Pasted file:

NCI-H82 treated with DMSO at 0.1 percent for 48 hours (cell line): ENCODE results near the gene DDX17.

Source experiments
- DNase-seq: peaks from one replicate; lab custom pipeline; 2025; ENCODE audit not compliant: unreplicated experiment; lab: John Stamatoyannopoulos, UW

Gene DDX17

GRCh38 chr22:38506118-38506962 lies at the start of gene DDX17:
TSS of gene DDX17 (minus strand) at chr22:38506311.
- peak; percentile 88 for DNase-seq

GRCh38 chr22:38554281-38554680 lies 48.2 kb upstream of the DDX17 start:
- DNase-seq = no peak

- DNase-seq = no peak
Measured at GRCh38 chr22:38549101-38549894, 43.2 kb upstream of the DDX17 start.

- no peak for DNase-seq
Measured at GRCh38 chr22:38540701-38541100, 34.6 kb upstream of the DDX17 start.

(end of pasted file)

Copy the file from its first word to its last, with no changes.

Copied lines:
NCI-H82 treated with DMSO at 0.1 percent for 48 hours (cell line): ENCODE results near the gene DDX17.

Source experiments
- DNase-seq: peaks from one replicate; lab custom pipeline; 2025; ENCODE audit not compliant: unreplicated experiment; lab: John Stamatoyannopoulos, UW

Gene DDX17

GRCh38 chr22:38506118-38506962 lies at the start of gene DDX17:
TSS of gene DDX17 (minus strand) at chr22:38506311.
- peak; percentile 88 for DNase-seq

GRCh38 chr22:38554281-38554680 lies 48.2 kb upstream of the DDX17 start:
- DNase-seq = no peak

- DNase-seq = no peak
Measured at GRCh38 chr22:38549101-38549894, 43.2 kb upstream of the DDX17 start.

- no peak for DNase-seq
Measured at GRCh38 chr22:38540701-38541100, 34.6 kb upstream of the DDX17 start.